In contemporary Britain the main responsibility for parenting still tends to fall on women; trapping fathers in the role of provider, nobly sacrificing quality family time to meet the needs of his employer.
Nearly 3000 parents contributed to a recent survey by the Modern Families Index. Around fifty percent of the working fathers involved claimed they would love to take a job with less stress, primarily so they could have more time to care for and generally be with their kids.
The charity, Working Families, reports that other men feel the same, with around a third of fathers in employment even willing to go so far as to sacrifice some of their salary for the chance to have a little more time at home.
Not all employers are sympathetic to fathers in this situation, expecting men to prioritise their jobs, and work overtime as required, regardless of family commitments. According to the charity, this attitude could well lead to a situation termed the ‘fatherhood penalty’, which describes the situation of dads who are forced to take a lower skilled job with less pay than they usually would in order to be the kind of parent they want to be. This is something women have, of course, faced for many decades.
Attitudes to parenting are not static throughout history, and in the 21st century being a hands-on father is not unusual. Although women still tend to be the more active overall, more and more men are opting in to full-time parenthood.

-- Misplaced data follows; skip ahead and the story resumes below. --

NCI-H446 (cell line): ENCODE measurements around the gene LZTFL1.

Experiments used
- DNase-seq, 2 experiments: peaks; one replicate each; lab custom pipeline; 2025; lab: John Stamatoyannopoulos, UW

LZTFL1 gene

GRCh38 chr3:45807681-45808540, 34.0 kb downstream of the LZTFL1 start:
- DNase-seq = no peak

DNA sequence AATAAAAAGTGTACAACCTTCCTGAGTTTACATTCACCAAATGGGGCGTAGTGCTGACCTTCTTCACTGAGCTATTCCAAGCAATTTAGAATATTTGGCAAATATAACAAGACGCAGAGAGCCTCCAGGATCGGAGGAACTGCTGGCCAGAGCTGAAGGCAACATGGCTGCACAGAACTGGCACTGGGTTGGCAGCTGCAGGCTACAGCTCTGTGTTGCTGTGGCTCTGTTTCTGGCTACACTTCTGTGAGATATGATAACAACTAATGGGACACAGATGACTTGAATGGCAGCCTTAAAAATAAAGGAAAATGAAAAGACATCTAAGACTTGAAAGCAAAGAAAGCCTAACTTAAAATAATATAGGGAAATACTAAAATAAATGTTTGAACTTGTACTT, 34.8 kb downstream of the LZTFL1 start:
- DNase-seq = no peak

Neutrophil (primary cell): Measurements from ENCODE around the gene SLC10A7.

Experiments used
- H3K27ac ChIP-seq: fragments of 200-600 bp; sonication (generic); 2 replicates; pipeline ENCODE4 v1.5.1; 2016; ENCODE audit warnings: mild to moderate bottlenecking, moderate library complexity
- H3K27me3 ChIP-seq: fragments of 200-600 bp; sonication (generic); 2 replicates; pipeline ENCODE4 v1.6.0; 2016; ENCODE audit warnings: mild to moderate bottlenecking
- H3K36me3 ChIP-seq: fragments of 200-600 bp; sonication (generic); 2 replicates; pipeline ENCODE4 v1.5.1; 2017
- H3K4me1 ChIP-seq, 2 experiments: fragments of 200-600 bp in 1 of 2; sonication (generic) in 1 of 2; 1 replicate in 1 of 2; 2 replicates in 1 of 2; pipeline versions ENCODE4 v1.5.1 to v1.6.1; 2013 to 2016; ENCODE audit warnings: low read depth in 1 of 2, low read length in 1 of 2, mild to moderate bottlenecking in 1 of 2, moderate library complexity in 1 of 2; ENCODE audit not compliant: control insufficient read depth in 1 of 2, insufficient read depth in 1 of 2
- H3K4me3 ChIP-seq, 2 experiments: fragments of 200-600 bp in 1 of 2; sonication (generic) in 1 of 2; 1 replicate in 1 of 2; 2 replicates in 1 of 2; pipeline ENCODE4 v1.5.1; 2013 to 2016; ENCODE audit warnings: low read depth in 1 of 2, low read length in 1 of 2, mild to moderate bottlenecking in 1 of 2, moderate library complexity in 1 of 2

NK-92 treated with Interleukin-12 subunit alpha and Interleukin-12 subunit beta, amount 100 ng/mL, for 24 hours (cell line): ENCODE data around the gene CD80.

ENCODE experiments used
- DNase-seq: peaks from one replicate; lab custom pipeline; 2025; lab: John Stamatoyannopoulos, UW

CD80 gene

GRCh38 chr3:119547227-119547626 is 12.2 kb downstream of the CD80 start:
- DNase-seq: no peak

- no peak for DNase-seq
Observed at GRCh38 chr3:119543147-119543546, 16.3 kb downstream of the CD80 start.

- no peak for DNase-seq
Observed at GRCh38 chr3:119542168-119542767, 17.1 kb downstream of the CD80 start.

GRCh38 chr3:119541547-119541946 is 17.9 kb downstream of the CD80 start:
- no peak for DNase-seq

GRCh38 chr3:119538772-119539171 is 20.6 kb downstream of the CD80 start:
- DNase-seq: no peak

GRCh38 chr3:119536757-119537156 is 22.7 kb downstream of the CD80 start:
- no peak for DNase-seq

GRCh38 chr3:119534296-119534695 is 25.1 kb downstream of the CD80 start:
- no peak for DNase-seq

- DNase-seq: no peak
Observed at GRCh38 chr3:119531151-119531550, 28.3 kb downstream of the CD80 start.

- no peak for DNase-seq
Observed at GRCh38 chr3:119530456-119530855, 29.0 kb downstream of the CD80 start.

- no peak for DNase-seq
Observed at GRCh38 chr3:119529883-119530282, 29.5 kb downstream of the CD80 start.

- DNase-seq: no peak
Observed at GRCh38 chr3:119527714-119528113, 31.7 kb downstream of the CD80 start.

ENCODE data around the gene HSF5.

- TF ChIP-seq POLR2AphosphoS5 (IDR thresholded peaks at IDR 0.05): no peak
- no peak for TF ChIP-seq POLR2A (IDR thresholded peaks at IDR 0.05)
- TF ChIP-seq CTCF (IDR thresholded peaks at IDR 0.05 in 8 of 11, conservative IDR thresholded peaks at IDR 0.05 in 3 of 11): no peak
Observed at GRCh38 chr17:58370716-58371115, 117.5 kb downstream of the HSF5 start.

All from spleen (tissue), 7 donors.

As the employer focused organisation, the Institute of Directors (IOD), points out, all the good intentions in the world mean nothing if there are no policies and no legislation in place to support them. Flexible employment opportunities, along with independent access to parental leave, would allow parents to share childcare duties more equally, which in turn benefits not just the families themselves, but also businesses and the economy.
Unfortunately, as Adrienne Burgess, chief executive of the Fatherhood Institute, points out, The option of ‘shared parental leave’ has been hyped as a real move forward, but in practice less than half of all couples actually qualify.
Perhaps it is time to stop paying lip service to the employment support fathers are asking for, and overhaul the system from the bottom up.
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